New (and very annoying) Chrome behavior - blocking access to your own pages

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So I run the latest and greatest dev version of Chrome (currently 10.0.634.0) so I expect a few... irregularities from time to time. But this one threw me for a loop. I was testing some code on my local server (see this blog post if you are curious about the bug) and ColdFusion was throwing errors left and right. I expected this. But after about 5 reloads all of a sudden I got:

Read that carefully. Chrome decided to prevent me from "making the situation worse" and prevented me from hitting the site. If I waited a few seconds then I was "allowed" to run the page again. Now luckily the message is very clear on how to get around this. But I wanted to throw this out to my audience in case they run into it, or in case they run into clients reporting it.

Personally I think this is a huge mistake. I get what they are trying to do here but I can see this backfiring in a big way. You would think it would be smart enough to at least skip the check for localhost.

Raymond Camden's Picture

About Raymond Camden

Raymond is a senior developer evangelist for Adobe. He focuses on document services, JavaScript, and enterprise cat demos. If you like this article, please consider visiting my Amazon Wishlist or donating via PayPal to show your support. You can even buy me a coffee!

Lafayette, LA

Archived Comments

Comment 1 by Mark Kruger posted on 1/14/2011 at 3:50 AM

Seems a little bit "big brotherish" to me. I wonder if the goal is to help the user ("hey.. this site is too slow right now.. why not go somewhere else?"). The site ("let's minimize traffic till they catch up") or Chrome (We want to make sure you know that it's not Chrome that is the problem - it's this dog-slow site over here).


Comment 2 by John C. Bland II posted on 1/14/2011 at 3:55 AM

OMG! This is so annoying.

Wow...if I had only read it. LMBO. I had no idea I could turn it off.

I literally started testing in Safari for a spell to get around this. Thx for pointing out the instructions were right there!

Comment 3 by Dave posted on 1/14/2011 at 4:56 AM

I have come to the conclusion that google is indeed evil.

Comment 4 by PaulH posted on 1/14/2011 at 7:08 AM

10.0.x is still "beta" so there's going to be "stuff" happening (i don't much like not being able to debug flex apps in chrome or that chrome swallows all uncaught flash errors).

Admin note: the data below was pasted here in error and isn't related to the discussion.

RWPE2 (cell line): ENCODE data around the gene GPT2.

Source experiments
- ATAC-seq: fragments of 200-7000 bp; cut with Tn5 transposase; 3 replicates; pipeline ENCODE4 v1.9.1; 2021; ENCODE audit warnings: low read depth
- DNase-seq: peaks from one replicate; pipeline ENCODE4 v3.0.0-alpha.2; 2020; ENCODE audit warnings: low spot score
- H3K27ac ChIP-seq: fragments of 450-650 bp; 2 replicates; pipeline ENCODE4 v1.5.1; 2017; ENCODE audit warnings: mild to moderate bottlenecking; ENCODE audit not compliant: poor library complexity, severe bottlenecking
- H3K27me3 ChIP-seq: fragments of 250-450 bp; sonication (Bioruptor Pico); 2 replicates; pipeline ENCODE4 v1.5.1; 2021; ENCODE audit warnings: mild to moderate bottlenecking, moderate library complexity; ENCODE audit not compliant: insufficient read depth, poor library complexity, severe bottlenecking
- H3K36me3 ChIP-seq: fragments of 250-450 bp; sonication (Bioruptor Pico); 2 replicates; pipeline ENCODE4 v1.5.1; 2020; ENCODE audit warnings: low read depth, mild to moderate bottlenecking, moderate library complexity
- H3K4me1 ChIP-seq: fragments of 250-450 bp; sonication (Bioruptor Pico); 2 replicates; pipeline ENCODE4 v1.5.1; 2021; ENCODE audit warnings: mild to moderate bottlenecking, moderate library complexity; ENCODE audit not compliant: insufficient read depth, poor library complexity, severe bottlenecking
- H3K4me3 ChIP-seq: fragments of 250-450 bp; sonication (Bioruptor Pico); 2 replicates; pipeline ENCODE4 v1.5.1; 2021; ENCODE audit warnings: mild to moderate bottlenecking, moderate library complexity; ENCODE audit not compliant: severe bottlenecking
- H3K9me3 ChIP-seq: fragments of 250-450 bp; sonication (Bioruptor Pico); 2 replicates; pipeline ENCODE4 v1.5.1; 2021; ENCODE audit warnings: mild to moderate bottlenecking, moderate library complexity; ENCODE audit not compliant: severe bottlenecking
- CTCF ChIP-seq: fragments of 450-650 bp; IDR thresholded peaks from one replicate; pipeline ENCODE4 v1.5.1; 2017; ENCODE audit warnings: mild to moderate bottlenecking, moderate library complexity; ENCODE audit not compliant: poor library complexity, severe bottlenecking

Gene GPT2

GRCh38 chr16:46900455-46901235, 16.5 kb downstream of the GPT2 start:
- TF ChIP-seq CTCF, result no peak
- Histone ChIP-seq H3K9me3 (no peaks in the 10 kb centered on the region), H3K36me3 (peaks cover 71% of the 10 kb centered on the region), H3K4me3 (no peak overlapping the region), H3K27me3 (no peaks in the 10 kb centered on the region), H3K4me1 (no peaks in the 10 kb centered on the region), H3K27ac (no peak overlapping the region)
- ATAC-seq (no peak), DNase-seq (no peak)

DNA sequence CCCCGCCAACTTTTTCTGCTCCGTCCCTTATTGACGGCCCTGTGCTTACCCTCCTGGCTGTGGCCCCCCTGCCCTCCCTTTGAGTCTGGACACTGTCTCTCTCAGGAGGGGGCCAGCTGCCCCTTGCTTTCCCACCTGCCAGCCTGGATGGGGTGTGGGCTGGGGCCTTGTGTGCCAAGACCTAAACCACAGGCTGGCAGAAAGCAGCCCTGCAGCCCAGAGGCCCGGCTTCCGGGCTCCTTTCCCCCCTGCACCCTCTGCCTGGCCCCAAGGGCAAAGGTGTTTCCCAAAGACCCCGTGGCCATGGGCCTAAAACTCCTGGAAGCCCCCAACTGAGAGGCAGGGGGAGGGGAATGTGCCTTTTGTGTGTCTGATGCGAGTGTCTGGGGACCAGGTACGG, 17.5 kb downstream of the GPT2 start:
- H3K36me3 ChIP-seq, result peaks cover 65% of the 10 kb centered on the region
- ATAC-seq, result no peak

in any case, did you tell google?

Comment 5 by Kerr posted on 1/14/2011 at 10:00 AM

I found this "feature" extremely annoying as well. I didn't know about how to disable it either, thanks for the tip.

Comment 6 by Kerr posted on 1/14/2011 at 10:05 AM

Oh, and I'm using 9.0.597.47, which doesn't list the command line switch option for some reason.

Comment 7 by Peter Boughton posted on 1/14/2011 at 3:02 PM

Does the command line switch disable it permanently, or just for that session?

And *why* is it a command line switch and not in Options?

In any case, this is yet another reason to switch to Opera.

Comment 8 by Eric Ryan Jones posted on 1/14/2011 at 8:36 PM

It is a feature and you and I aren't the only ones annoyed with it.. i've been following this since day one... it WAS a whole lot worse in that we were unable to turn it off.

Comment 9 by Raymond Camden posted on 1/14/2011 at 8:40 PM

Wow, thanks Eric. This seems REALLY bonehead on their part. But - who am I to disagree with our lord and master Google. ;)

Comment 10 by Michael Lunsford posted on 1/14/2011 at 8:51 PM

I'm no lawyer, but this new "feature" seems to be a violation of the FCC's new "net neutrality" rules. What do you think?

Comment 11 by Sam Farmer posted on 1/14/2011 at 10:59 PM

Actually I quite like the feature. Its a good challenge to write less buggy code.

Comment 12 by Dominic Watson posted on 1/14/2011 at 11:55 PM

I almost like the sound of it but think the implementation isn't quite there. Certainly, ignoring localhost or anything resolving to a private ip would be a good start. Even better would be an interface right there for the user to instantly turn it off, either browser wide or site specific.

Good job it's beta eh, perhaps they'll respond to the outcry :)

Comment 13 by Tin Foil Hatter posted on 1/15/2011 at 2:54 AM

'Seems a little bit "big brotherish" to me. I wonder if the goal is to help the user ("hey.. this site is too slow right now.. why not go somewhere else?").'

Actually, that sounds like it fits in really nicely with their backdoor deals with Verizon regarding any future end-runs around Net Neutrality.

If driving viewers away from the the poor-people's websites through sheer impatience isn't sufficient, this "feature" will effectively make viewing sites that aren't paying to be on "the fast lane" 100% inaccessable to the tech illiterate.

Comment 14 by Brad posted on 1/15/2011 at 6:11 AM

When you are debugging a site, 500's are natural.

When you are debugging a buggy site for extended periods of time, frustration is natural.

Add this little annoyance on top of it? Raging programmer.

I honestly hate this screen. Nearly the worst idea in Chrome! Who cares if I want to hit f5 a hundred times? :[